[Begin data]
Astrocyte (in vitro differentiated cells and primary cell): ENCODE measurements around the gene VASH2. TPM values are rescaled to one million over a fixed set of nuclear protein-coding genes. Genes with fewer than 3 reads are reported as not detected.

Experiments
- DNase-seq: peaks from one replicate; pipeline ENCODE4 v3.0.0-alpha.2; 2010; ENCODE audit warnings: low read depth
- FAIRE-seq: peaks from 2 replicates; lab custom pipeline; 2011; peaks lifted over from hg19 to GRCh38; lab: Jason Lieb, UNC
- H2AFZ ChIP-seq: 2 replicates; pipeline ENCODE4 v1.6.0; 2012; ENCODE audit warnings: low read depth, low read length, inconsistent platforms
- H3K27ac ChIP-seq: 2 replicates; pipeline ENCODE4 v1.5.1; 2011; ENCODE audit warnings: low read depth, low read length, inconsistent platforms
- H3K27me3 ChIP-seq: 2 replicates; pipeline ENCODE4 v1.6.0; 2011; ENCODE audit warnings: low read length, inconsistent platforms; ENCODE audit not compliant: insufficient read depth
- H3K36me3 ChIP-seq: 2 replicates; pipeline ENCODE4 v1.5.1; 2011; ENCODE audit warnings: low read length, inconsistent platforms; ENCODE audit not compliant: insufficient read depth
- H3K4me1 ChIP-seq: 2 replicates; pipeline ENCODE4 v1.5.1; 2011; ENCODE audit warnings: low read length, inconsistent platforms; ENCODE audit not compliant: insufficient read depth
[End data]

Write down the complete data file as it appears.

Astrocyte (in vitro differentiated cells and primary cell): ENCODE measurements around the gene VASH2. TPM values are rescaled to one million over a fixed set of nuclear protein-coding genes. Genes with fewer than 3 reads are reported as not detected.

Experiments
- DNase-seq: peaks from one replicate; pipeline ENCODE4 v3.0.0-alpha.2; 2010; ENCODE audit warnings: low read depth
- FAIRE-seq: peaks from 2 replicates; lab custom pipeline; 2011; peaks lifted over from hg19 to GRCh38; lab: Jason Lieb, UNC
- H2AFZ ChIP-seq: 2 replicates; pipeline ENCODE4 v1.6.0; 2012; ENCODE audit warnings: low read depth, low read length, inconsistent platforms
- H3K27ac ChIP-seq: 2 replicates; pipeline ENCODE4 v1.5.1; 2011; ENCODE audit warnings: low read depth, low read length, inconsistent platforms
- H3K27me3 ChIP-seq: 2 replicates; pipeline ENCODE4 v1.6.0; 2011; ENCODE audit warnings: low read length, inconsistent platforms; ENCODE audit not compliant: insufficient read depth
- H3K36me3 ChIP-seq: 2 replicates; pipeline ENCODE4 v1.5.1; 2011; ENCODE audit warnings: low read length, inconsistent platforms; ENCODE audit not compliant: insufficient read depth
- H3K4me1 ChIP-seq: 2 replicates; pipeline ENCODE4 v1.5.1; 2011; ENCODE audit warnings: low read length, inconsistent platforms; ENCODE audit not compliant: insufficient read depth